My old American Heritage Dictionary defines the word "theater," inter alia, as "a large geographic area in which military operations are coordinated." Throughout World War II, official dispatches and press reports described military action and events in the European, Pacific and China-Burma-India "theaters of war." We now have a new definition, courtesy of our present commander in chief: a place to remind everyone that Osama bin Laden is still dead.
On the anniversary of bin Laden's demise at the hands of U.S. special operators, the Barack Obama re-election campaign made a "surprise" middle-of-the-night visit to Kabul, Afghanistan. According to White House talking points, the purpose of the trip was twofold: "thank the troops" and sign a "historic" strategic partnership agreement with Afghanistan's erratic president, Hamid Karzai. It was brilliant political theater in a theater of war.
Since the end of World War II, few military operations have received as much self-congratulatory acclaim by a commander in chief as the operation to kill the head of al-Qaida. Mention of Osama bin Laden's death is a constant in every Obama campaign appearance and fundraiser. Bin Laden's being dead is a staple in Democratic Party direct mail and Internet solicitations and mentioned more often than Obama's Nobel Peace Prize. The topic even creeps into speeches about green energy, health care, the economy and White House meetings with foreign dignitaries.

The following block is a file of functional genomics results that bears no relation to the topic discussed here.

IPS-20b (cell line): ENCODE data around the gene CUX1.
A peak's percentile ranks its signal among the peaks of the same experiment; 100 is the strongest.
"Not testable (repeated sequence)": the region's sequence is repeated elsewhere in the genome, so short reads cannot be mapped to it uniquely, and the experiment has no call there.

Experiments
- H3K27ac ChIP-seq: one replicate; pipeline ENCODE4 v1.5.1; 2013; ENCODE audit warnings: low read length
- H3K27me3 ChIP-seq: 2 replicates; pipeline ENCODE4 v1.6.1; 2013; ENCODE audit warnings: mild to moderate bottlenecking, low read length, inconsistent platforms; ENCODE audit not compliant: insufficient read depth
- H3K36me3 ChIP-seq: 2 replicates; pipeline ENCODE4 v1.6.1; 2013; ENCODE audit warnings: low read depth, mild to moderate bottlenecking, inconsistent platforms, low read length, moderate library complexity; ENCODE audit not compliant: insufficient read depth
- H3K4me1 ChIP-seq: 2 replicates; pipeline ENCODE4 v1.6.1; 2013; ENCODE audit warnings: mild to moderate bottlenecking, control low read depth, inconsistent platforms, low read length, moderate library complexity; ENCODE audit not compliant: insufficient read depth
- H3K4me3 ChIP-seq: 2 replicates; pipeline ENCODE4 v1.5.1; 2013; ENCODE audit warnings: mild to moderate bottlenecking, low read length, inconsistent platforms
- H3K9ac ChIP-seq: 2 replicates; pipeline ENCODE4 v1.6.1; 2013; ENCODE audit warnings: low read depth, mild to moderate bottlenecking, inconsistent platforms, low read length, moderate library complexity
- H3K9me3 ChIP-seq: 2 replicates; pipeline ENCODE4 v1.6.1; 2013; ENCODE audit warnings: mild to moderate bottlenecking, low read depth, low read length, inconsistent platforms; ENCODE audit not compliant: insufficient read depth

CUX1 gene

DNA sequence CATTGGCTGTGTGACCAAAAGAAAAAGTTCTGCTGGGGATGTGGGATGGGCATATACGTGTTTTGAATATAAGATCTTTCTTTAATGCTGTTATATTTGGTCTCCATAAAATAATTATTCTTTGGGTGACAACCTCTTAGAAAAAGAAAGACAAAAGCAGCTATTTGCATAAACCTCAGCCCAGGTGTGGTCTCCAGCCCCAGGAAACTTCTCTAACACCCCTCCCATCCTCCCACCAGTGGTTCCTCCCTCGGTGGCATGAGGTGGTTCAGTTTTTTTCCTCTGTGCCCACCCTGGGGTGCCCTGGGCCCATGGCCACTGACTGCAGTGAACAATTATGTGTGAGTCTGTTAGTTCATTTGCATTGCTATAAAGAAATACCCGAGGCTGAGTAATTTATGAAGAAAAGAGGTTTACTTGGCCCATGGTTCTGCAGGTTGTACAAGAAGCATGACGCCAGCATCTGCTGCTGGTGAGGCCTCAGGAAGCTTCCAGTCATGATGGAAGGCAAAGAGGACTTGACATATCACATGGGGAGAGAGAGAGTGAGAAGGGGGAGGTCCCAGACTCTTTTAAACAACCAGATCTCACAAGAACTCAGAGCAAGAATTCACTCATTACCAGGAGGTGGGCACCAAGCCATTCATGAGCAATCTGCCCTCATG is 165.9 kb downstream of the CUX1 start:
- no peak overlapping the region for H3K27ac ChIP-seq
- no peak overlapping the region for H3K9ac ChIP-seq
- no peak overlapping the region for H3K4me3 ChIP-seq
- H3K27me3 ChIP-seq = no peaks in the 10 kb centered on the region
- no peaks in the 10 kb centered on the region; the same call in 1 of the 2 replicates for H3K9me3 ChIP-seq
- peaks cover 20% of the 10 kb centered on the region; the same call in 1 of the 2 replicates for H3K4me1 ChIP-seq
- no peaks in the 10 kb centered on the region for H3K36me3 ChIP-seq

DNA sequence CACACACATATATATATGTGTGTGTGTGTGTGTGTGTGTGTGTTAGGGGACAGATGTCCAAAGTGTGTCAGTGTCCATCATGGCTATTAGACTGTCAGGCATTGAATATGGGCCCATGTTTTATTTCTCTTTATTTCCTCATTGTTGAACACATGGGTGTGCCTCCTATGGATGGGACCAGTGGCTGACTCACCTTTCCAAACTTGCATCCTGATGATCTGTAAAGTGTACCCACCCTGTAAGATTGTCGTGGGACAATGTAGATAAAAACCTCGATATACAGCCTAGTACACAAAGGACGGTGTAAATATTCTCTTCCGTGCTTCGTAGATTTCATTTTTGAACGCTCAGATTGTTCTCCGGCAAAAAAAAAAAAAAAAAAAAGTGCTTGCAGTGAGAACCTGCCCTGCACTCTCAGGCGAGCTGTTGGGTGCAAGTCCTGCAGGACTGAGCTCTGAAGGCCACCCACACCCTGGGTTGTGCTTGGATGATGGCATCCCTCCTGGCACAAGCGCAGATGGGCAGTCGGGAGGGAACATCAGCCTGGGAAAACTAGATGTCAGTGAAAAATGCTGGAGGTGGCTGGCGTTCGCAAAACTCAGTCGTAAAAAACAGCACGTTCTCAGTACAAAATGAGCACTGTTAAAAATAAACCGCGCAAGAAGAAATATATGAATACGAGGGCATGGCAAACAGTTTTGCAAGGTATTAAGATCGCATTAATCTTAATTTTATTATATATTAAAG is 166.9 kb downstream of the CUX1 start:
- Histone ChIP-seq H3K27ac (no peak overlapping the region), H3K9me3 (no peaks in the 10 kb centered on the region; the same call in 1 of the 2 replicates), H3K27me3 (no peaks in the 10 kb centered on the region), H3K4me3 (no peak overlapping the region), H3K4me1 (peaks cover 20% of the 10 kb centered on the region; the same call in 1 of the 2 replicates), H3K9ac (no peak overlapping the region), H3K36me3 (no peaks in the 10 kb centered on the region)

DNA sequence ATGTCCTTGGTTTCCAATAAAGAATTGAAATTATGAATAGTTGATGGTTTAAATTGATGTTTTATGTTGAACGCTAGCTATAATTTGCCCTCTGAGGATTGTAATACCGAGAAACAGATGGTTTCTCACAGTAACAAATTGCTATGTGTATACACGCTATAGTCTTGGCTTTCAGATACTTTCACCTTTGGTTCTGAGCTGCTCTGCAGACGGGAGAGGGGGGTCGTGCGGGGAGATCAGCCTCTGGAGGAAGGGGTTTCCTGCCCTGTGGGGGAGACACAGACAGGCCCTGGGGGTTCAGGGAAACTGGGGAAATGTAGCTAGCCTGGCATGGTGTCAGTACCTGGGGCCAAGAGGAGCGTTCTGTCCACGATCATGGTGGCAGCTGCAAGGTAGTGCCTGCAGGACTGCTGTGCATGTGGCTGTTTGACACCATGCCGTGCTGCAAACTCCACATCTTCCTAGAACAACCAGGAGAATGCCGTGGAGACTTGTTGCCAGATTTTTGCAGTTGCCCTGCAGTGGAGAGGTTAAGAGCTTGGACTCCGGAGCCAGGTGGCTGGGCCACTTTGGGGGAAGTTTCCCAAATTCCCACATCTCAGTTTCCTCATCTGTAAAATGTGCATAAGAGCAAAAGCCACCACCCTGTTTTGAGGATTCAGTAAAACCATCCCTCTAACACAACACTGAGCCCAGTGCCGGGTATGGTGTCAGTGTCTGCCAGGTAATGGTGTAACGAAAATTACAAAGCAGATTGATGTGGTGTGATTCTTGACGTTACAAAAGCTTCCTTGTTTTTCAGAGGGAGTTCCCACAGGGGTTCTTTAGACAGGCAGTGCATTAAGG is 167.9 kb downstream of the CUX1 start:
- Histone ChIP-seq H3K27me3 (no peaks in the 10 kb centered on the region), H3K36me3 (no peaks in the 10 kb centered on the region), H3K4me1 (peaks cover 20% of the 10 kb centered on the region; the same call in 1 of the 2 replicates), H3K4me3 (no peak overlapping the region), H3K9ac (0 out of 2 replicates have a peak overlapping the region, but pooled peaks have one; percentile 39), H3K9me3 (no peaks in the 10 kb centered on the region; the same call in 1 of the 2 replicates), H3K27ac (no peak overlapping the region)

Republicans complain about the O-Team's hyping bin Laden's death. They cite Vice President Joe Biden's chest-thumping comment that "Osama bin Laden is dead, and General Motors is alive" as proof that Obama is "overplaying his hand" or "taking too much credit," even "dancing in the end zone." But wait. Every politician running for re-election touts his or her "accomplishments," deserved or not. And face it; killing bin Laden is one of the few real accomplishments of this administration. Anyone who didn't see this "we killed bin Laden celebration" coming knows less about American politics than my Boykin spaniel.
Angst over the O-Team's use of bin Laden's death in the president's re-election campaign is a distraction. Critics -- including Mitt Romney's advisers -- should focus on issues that really are important to protecting the American people. Some recent examples:
Oliver North is a nationally syndicated columnist, the host of War Stories on the Fox News Channel, the author of the new novel Heroes Proved and the co-founder of Freedom Alliance, an organization that provides college scholarships to the children of U.S. military personnel killed or permanently disabled in the line of duty. Join Oliver North in Israel by going to www.olivernorthisrael.com.